The London diary of Anthony Heap 1931-1945 :: Robin Woolven

  • Burgh House New End Square London, NW3 1LS UK

The son of a Gray's Inn Road dentist, lifelong St Pancras resident Anthony Heap (1910-1985) was a modestly paid accounts clerk who kept a diary for 57 years, intending it to be read: all 57 volumes are now in the London Metropolitan Archives. With actor and Gang Show producer Ralph Reader, Heap was a leading member of the Holborn Rovers in the 1930s; and his other lifetime interests were attending West End theatre 'first nights', and local and national politics. Following his father's suicide in 1933, Heap became a non-active member of Oswald Mosley's British Union of Fascists; but moving south from Camden Town to Hastings Street, he joined and unsuccessfully stood for the Municipal Reform (Conservative) Party in the 1937 local election. 

After a series of girlfriends in the early years, Heap was set on a bachelor life: he regularly spent evenings drinking with his male friends in the pubs and bars of Fitzrovia, Tottenham Court Road and Haverstock Hill. Then, in 1940, a mistress appears in the diary. Heap having been employed for 13 years in Peter Robinson's department store at Oxford Circus, he and the woman were dismissed, and she eventually decided she had to remain with her husband and children. As the Blitz opened, Heap found a clerical job in the St Pancras Town Hall, which he kept for 35 years.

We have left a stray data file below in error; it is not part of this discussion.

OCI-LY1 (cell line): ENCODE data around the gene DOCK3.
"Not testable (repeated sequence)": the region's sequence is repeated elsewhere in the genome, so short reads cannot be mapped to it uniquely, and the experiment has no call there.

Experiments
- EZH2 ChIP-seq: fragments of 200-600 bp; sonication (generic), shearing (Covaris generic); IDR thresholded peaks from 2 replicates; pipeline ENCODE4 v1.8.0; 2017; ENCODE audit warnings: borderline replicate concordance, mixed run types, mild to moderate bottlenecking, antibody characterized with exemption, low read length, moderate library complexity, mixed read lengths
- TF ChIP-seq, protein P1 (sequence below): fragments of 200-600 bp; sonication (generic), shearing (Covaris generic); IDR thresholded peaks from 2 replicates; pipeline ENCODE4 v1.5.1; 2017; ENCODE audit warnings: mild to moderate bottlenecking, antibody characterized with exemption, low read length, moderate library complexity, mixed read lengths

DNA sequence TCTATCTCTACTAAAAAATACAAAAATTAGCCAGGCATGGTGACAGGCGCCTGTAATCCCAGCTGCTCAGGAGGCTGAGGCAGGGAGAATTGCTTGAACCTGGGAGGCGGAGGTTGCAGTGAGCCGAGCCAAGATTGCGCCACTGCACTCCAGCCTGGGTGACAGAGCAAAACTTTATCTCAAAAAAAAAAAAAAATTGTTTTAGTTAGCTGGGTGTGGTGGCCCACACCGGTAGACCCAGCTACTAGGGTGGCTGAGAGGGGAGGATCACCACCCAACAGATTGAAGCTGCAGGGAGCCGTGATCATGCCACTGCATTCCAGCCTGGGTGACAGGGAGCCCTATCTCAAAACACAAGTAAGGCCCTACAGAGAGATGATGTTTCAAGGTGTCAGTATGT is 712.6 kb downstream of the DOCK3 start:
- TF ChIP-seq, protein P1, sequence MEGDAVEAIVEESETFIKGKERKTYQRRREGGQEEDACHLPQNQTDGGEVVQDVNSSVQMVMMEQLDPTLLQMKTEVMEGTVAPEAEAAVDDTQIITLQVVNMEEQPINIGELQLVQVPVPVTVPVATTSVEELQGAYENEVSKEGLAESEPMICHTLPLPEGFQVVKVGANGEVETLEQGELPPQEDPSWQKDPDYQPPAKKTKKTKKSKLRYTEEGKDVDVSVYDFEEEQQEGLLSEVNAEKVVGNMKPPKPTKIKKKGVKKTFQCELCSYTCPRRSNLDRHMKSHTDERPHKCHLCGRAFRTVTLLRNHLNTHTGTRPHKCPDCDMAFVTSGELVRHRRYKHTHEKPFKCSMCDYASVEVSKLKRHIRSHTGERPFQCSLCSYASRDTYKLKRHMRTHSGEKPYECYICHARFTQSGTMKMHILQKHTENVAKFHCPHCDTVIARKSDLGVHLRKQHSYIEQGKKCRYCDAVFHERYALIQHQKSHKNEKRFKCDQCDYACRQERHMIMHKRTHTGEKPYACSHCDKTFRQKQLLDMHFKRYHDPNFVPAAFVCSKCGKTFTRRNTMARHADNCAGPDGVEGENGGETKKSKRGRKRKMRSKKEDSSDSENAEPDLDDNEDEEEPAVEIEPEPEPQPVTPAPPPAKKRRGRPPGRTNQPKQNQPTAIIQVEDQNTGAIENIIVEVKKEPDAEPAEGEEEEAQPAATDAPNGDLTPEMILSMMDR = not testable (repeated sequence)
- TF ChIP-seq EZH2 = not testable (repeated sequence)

Through the war years, Heap's diary becomes more useful to local historians as, leaving his air raid shelter each morning as soon as the 'all clear' was sounded, he tried to visit each local (and wider) incident to record the damage and its consequences. Those he missed, he got to in his lunch hour, at weekends, or in the course of his official travels around the borough, paying staff in their depots or when collecting council rents. In 1941, he met, courted and married a young woman, and they set up house in a flat within a stone's throw of the Town Hall, where, from 1941 he also served one night in three on duty in the ARP Control Room. Unfit for military service, Anthony Heap remained in central London and provided a remarkable record of wartime Camden, of life, the wartime theatre, rationing and eventual victory.

The edited diary is to be published by the London Record Society and Boydell in October 2017.

This talk is free to members of Camden History Society and London Record Society (with whom this is a joint meeting). Non-members welcome (£1 at the door).